The other major criticism of Russia as the games approached led to many Americans not attend: Russia’s recent discriminatory laws against the LGBT community. These laws are mostly designed to pacify socially conservative elements in Russia (as right-wing as American Christian churches – well, maybe not quite as intolerant, but you get the picture). But the reality is that these laws are not being enforced in any serious way. While we hardly support these measures, the best way to deal with this issue will be real economic development of the type presented by Sochi. Development leads to tolerance.

The most serious human rights challenge in Russia is that from ethnic vigilante groups. They are the gangs taking real action against their targets as they once did in the US. In this instance the Russian government has moved aggressively to thwart this dangerous trend.

What would Dick Cheney have done if Russian NGOs sponsored separatist movements in Texas, California or New England? How would US police have reacted against armed revolutionaries seizing the armory and throwing Molotov cocktails and bombs at public buildings, killing police, painting swastikas on Jewish houses and claiming vigilante justice? If this is Obama’s “reset” with Russia, he is resetting the Cold War by setting the neocons loose in the former Soviet economies. If there is one thing that the CIA has shown its competence in, it is in setting one ethnic group against the others – Sunni vs Shiite, Kurd against Arab, Persian against them all. When other countries seek to defend a multi-ethnic secular state, the US foreign office in all cases has backed the fundamentalists for the past half-century. Let’s hope Obama moves away from these hardline elements in his State Department and more toward the type of cooperation with Russia that prevented a US invasion of Sryia.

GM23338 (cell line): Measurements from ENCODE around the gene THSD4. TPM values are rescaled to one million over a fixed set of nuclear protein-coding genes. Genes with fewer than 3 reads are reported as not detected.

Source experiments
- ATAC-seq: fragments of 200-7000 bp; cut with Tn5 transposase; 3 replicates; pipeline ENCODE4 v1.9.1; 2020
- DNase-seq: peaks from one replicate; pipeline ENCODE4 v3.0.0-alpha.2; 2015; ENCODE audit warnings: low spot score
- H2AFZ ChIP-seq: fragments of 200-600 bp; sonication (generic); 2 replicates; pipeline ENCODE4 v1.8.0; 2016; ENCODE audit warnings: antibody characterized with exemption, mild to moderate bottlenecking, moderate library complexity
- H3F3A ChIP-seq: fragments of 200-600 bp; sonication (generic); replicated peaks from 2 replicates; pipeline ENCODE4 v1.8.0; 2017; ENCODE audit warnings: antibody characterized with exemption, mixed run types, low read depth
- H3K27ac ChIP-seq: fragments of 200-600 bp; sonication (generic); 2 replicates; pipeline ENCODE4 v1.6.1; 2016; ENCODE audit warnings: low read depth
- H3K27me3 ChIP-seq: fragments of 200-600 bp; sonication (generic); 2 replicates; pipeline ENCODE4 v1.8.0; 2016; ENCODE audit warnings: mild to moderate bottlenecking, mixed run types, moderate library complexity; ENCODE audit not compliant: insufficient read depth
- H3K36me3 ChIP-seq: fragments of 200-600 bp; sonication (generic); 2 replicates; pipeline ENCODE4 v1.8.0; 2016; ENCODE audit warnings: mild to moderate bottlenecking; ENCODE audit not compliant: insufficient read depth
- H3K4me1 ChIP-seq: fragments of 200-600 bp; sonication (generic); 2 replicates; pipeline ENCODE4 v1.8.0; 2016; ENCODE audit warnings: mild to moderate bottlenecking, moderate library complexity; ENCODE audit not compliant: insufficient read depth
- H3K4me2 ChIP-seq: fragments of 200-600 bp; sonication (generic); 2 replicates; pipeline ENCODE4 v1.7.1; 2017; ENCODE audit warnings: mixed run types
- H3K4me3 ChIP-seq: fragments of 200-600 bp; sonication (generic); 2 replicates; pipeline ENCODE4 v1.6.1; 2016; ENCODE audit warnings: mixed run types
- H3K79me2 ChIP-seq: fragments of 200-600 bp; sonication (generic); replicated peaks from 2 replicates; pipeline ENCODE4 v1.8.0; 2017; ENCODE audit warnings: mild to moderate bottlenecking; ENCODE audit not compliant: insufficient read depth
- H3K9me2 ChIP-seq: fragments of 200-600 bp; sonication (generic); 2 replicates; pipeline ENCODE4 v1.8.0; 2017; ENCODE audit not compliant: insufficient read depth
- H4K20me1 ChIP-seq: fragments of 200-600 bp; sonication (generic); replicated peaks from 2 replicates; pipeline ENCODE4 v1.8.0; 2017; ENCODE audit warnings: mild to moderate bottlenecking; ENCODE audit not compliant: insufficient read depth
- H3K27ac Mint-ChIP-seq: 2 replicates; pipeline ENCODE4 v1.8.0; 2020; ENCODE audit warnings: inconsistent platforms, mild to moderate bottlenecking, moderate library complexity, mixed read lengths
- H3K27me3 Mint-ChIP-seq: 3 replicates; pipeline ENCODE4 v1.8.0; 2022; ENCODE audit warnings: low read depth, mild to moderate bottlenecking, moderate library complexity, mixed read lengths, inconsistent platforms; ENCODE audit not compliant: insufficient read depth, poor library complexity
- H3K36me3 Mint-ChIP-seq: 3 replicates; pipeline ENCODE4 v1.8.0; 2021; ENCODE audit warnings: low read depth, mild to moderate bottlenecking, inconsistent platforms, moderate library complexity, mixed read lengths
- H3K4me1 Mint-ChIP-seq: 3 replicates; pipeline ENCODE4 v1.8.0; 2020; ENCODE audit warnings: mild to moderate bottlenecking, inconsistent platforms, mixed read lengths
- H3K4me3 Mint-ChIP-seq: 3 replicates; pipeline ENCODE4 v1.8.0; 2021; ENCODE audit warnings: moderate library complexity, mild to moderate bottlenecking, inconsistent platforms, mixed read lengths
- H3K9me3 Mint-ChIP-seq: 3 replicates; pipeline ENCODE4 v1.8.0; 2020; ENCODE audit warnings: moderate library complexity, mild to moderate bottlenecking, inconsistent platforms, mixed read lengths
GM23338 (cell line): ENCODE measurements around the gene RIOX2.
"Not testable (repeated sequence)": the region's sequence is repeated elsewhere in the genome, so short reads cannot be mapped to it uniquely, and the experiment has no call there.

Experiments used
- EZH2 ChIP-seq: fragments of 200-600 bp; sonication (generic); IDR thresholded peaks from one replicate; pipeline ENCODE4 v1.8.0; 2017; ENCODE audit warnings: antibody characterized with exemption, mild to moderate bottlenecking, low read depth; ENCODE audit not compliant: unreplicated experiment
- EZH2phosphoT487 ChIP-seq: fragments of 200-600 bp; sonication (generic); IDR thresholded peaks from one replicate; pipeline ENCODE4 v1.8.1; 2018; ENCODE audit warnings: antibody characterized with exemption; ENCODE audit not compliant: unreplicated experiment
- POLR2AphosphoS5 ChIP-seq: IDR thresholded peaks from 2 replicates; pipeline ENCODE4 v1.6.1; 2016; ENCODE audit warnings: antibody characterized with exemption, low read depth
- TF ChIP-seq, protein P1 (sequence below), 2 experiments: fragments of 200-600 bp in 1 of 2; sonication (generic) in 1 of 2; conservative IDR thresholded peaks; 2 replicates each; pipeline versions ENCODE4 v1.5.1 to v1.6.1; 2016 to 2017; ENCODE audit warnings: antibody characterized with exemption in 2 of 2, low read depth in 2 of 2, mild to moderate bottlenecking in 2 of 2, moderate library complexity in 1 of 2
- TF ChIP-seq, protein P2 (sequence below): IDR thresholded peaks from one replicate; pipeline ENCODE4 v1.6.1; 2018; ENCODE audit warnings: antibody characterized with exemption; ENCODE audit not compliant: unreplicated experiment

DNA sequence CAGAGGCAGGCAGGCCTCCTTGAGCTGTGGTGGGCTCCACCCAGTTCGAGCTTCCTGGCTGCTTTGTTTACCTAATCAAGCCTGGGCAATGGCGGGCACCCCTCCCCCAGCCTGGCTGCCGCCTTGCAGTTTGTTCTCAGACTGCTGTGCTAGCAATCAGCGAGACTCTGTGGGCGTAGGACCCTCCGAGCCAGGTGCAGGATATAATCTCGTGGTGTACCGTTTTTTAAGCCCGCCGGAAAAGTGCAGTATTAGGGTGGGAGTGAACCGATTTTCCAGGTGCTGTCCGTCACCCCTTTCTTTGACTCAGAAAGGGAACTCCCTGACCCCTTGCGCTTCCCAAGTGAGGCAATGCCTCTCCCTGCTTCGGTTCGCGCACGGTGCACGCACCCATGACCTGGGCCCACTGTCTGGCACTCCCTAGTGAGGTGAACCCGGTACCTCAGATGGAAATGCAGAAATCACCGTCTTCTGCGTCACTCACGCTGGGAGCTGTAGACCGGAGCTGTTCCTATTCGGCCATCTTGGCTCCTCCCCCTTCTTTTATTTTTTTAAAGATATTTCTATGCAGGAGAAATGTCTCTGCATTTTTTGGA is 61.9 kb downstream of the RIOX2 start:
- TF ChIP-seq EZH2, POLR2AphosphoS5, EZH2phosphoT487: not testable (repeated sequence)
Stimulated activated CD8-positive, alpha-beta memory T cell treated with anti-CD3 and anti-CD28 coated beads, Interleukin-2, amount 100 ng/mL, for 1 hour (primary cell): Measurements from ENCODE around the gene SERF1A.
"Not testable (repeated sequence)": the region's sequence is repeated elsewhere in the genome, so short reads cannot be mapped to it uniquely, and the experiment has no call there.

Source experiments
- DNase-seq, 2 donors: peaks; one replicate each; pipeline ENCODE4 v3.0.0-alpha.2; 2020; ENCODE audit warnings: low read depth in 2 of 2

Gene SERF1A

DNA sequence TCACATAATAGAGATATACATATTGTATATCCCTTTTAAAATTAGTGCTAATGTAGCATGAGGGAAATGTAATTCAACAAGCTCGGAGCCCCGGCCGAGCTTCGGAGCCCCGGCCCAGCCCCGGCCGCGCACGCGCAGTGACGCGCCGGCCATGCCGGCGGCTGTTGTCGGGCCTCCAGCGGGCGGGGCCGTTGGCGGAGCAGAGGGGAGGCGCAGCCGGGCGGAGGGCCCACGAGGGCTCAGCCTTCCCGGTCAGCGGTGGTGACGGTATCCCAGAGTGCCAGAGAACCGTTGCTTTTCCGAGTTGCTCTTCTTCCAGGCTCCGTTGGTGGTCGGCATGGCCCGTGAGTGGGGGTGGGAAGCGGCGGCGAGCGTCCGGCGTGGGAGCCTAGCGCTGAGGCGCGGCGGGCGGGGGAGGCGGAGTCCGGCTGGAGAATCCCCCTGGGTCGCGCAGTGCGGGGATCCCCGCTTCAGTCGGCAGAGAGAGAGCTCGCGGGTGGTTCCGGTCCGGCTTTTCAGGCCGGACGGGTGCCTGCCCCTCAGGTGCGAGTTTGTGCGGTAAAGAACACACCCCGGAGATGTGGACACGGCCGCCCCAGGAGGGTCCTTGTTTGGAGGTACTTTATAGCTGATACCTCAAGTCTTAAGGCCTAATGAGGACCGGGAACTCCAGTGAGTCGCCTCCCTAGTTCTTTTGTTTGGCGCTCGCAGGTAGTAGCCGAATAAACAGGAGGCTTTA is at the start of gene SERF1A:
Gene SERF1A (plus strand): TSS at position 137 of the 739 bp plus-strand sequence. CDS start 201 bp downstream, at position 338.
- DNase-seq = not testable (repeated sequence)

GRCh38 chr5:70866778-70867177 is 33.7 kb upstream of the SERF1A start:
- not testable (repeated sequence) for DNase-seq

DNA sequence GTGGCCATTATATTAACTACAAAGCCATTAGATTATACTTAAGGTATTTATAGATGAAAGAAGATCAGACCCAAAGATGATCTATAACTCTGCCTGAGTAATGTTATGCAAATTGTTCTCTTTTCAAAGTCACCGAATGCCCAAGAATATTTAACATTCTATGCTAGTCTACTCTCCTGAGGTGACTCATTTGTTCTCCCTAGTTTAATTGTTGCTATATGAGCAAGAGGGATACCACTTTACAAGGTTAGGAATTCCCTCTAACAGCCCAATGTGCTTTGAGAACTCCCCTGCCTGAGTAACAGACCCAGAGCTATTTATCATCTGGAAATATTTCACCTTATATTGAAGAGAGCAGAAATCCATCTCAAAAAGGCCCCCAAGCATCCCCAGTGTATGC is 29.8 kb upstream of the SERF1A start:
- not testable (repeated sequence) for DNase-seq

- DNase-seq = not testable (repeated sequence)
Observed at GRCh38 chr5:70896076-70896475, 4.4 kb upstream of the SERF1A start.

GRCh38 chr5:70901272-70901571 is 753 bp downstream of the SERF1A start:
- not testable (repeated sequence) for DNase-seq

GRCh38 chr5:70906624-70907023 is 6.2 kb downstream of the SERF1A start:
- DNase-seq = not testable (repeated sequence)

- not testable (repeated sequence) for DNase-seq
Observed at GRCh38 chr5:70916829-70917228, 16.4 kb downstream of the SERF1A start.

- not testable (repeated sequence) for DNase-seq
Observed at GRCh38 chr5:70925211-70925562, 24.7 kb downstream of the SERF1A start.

Sochi shows that Russia can pull off world-class projects on the global stage. The games proved how Russia can transform its economy through infrastructure investment in a way that can build up a middle class while countering religious and racist fundamentalist discontent.

The US has a curious double standard when it comes to Russian leaders. The Western press applauded Boris Yeltsin for unleashing tanks on Russia’s elected parliament in 1993, and Wall Street applauded when he turned over the country’s wealth to oligarchs. Contrast this with the treatment of Putin. Although not an ideal democrat in the ‘Western’ mold, he has shown himself a potentially valuable partner for the US in foreign affairs and he hasn’t unleashed tanks on parliament.

Would not the world be a much better place with a developed and thriving Russia, building up a middle class through a construction boom? Wouldn’t Russia better develop if blocked the escape of its national wealth to offshore banks located in the West? What terrifies the West is that Russia may in fact do as the Americans have historically done in building up protected industry and agriculture and introducing a rule of law aiming at nationwide development rather than a client kleptocracy. That is the real nightmare of the US press, judging from its Olympic coverage: that Russia may succeed and provide an alternative to the renewal of Cold War-like belligerence now being encouraged by the American “resets” from Ukraine to Sochi.

I was going though my emails today, catching up on my newsletters (I now have 55 to go lol), when I found this piece. I found it VIA Alternet, but it started on Counter Punch. I would like to say that I was surprised to see this, but Alternet has proven in the past to publish almost anything it gets its hands on. If the goal was to get clicks and ad revenue, then it certainly worked (and as such, the joke is on me).